Thursday, February 23, 2017

Sharpe Park and Bowman Bay

Noriko, Al, Kirk, Melanie, Linda, Ward, Mikey, Peggy (and me)
A smallish number of the Senior Traiblazers were introduced to a new hike today, this one on Fidalgo Island near Deception Pass. This is one of our normal winter hiking areas, and we usually make it an excursion with several hikes in the Bowman Bay area, but today we started out with a new (to us) hike in Sharpe Park, just down the road. We almost did it last year, but we were tired after our usual hike, and this year we decided to include it first, not knowing what it would be like.
Al showing us the route we would take (picture by Melanie)
Sharpe Park isn't a long hike, but not being sure whether or not we would need our trekking poles, we took them with us, and I'm glad we did. There were some places that were quite challenging, with lots of ups and downs, and some places where we were quite close to cliffs.
A beautiful spot that needed careful footing
We marveled at the beauty all around us, on a day when any moment we expected the sun to pop through the low clouds, but the temperature was pretty perfect for hiking and nobody minded much that we didn't get a chance to shed our warm clothes. It's always nice to find a new wonderful place not far from home.
Looking out at Puget Sound
We took the trail from Sares Head, a short distance from the parking lot, to a more challenging part of the area, something called "Broom-Tomb Loop" and "Porpoise Point," which gave us quite a bit of up and down to deal with, along with some exposure. From the sign near the trailhead:
There are several other trails bisecting the park, some of which are along difficult terrain and require greater mobility. ... The trail is for skilled trail users and wanders close to the water's edge. Walk along the headlands' rim, setting your eyes beyond the kelp beds, where Harbor Porpoises are often dipping and weaving as they search for smelt.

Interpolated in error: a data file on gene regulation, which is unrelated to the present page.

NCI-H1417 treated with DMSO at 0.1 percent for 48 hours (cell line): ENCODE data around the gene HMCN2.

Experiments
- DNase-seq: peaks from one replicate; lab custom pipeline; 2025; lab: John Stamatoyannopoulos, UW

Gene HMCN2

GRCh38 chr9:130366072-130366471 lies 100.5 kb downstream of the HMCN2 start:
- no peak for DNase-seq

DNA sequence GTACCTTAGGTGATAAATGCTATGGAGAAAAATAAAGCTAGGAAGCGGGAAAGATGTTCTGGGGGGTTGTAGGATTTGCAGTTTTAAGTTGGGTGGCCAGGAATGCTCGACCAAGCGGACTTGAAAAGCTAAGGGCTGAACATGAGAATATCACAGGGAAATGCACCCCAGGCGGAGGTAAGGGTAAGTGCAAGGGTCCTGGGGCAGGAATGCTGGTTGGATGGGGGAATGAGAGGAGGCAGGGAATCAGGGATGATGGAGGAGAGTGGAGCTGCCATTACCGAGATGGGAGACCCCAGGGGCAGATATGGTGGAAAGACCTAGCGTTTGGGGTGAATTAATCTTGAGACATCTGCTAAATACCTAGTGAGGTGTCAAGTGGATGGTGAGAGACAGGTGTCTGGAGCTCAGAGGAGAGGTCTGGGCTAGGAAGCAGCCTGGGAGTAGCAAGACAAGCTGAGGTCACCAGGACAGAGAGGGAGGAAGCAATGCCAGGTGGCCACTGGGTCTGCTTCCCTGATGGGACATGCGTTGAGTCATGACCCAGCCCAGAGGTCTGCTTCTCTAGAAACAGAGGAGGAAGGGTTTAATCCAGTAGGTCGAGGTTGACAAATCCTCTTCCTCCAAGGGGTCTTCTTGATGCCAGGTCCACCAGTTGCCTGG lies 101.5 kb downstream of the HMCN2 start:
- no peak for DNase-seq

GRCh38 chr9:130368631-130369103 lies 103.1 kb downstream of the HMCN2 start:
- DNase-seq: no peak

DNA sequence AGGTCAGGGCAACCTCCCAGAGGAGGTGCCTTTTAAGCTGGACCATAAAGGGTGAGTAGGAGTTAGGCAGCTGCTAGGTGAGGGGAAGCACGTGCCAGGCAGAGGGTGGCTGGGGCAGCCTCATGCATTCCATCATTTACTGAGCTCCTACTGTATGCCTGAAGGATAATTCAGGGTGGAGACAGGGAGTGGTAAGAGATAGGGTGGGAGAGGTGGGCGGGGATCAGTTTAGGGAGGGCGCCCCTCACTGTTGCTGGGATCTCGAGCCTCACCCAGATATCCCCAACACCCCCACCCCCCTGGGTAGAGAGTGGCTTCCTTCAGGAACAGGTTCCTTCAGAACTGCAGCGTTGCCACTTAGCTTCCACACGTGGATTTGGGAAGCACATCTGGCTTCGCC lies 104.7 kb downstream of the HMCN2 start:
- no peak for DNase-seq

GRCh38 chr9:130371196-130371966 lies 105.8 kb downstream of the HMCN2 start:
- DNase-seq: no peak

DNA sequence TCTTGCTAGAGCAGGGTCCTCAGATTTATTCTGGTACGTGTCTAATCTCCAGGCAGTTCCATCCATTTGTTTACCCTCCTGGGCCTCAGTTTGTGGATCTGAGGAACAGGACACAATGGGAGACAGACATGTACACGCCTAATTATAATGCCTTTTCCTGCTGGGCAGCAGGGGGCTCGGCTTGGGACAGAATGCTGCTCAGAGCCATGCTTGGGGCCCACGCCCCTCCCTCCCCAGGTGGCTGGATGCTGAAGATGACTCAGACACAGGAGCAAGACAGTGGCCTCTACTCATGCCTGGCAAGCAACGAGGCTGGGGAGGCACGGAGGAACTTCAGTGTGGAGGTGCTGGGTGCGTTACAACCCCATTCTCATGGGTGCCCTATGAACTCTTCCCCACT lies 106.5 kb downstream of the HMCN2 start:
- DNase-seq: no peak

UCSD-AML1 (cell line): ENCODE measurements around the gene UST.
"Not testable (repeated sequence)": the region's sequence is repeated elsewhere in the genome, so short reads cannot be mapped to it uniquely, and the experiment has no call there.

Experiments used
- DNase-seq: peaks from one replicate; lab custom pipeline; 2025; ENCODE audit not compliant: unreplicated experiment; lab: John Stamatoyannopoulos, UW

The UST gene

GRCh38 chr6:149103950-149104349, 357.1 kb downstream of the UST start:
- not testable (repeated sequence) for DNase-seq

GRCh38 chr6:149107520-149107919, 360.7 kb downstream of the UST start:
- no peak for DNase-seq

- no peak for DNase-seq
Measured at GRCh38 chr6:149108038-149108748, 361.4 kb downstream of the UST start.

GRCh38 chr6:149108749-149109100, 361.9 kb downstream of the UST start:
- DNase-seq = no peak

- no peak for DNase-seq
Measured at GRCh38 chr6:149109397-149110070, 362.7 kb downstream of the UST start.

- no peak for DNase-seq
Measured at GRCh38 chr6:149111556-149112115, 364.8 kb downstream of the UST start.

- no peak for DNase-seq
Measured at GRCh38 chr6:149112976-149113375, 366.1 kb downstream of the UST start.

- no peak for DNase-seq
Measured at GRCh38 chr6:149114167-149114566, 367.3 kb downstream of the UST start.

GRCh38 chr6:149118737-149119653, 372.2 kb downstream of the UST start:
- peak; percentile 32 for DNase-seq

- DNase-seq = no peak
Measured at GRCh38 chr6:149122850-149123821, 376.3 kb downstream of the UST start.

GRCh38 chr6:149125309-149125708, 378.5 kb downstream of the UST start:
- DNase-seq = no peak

We didn't see any porpoises (at least I don't think we did),  but we did see lots of other wonderful sights, such as many incredibly healthy madrone trees in the park. I took several pictures of them, and I have a couple of favorites. This is one of them.
Madrone trees with their peeling bark
These trees are native to the Pacific Northwest. Learn all about them here. I have seen them on many of my hikes over the years, but today the beautiful trees I saw just amazed me with their incredible beauty. The red bark peels away to reveal the soft, smooth tree trunk, inviting you to stroke it to enjoy the velvety feeling. For me, of all the joys of today's new find, the madrone trees were the highlight.
A magnificent tree, even the dead branches
I just had to share one more picture of another madrone, this one with a few branches that have turned white and are obviously dead, but others that reach for the sky with renewed energy. It was wonderful to see so many of these trees that are obviously far enough from human interference to continue to grow and flourish.
Bouquets of pretty moss
We also saw lots of this pretty light-green moss (on the left) that carpeted the sides of the hillsides on the trail. We don't know yet what it is, exactly, but we thought maybe it would be soft, but once we found that it's a bit on the springy side, we called it "loofa moss." It sure is abundant, and we enjoyed seeing it in its amazing beauty. And then it was time to head to Bowman Bay for lunch, a place we know and have appreciated for years.